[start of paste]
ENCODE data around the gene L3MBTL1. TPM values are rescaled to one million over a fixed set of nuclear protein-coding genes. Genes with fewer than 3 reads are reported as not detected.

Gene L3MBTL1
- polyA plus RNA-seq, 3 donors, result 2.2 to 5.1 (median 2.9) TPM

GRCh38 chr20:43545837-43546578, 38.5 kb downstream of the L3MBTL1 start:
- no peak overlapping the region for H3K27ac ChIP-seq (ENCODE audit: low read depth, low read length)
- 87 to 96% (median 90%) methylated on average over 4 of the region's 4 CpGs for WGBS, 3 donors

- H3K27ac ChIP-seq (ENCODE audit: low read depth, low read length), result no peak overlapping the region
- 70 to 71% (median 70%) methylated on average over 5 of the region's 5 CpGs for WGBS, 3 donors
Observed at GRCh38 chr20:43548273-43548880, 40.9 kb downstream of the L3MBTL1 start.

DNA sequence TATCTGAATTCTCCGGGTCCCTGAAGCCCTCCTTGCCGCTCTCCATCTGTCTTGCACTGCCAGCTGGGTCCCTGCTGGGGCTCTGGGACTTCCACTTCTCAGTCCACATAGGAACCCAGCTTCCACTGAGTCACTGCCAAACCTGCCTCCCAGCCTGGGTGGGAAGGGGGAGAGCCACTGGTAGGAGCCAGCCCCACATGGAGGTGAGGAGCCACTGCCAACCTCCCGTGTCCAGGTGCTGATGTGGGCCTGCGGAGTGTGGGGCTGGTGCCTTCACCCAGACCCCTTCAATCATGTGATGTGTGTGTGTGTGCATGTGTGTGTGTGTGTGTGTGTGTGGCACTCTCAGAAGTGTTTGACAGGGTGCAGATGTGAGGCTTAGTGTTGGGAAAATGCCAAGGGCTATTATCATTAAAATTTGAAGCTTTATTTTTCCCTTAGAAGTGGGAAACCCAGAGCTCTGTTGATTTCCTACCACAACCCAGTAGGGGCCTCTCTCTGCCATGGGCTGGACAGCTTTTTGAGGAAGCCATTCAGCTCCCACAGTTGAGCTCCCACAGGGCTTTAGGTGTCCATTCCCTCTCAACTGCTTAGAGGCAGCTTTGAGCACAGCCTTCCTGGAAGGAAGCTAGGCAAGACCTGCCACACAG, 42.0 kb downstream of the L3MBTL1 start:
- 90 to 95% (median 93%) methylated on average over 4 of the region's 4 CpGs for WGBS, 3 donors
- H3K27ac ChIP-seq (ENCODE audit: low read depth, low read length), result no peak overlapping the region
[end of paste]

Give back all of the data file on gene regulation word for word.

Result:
ENCODE data around the gene L3MBTL1. TPM values are rescaled to one million over a fixed set of nuclear protein-coding genes. Genes with fewer than 3 reads are reported as not detected.

Gene L3MBTL1
- polyA plus RNA-seq, 3 donors, result 2.2 to 5.1 (median 2.9) TPM

GRCh38 chr20:43545837-43546578, 38.5 kb downstream of the L3MBTL1 start:
- no peak overlapping the region for H3K27ac ChIP-seq (ENCODE audit: low read depth, low read length)
- 87 to 96% (median 90%) methylated on average over 4 of the region's 4 CpGs for WGBS, 3 donors

- H3K27ac ChIP-seq (ENCODE audit: low read depth, low read length), result no peak overlapping the region
- 70 to 71% (median 70%) methylated on average over 5 of the region's 5 CpGs for WGBS, 3 donors
Observed at GRCh38 chr20:43548273-43548880, 40.9 kb downstream of the L3MBTL1 start.

DNA sequence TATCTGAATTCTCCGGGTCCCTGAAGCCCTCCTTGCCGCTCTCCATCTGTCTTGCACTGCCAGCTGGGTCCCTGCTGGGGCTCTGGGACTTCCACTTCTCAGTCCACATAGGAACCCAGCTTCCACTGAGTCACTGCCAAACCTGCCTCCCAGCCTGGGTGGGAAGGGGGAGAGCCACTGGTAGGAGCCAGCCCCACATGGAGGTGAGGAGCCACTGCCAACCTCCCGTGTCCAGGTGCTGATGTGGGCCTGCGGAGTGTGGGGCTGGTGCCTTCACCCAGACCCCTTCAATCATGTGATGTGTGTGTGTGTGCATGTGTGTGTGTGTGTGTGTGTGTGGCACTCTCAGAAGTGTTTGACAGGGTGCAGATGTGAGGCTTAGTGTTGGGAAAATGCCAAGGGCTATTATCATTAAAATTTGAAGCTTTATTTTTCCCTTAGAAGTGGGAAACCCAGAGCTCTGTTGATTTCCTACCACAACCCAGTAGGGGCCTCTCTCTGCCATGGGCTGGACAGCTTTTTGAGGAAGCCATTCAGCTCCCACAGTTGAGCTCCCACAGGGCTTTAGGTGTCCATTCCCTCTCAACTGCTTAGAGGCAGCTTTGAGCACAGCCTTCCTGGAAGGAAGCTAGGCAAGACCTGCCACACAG, 42.0 kb downstream of the L3MBTL1 start:
- 90 to 95% (median 93%) methylated on average over 4 of the region's 4 CpGs for WGBS, 3 donors
- H3K27ac ChIP-seq (ENCODE audit: low read depth, low read length), result no peak overlapping the region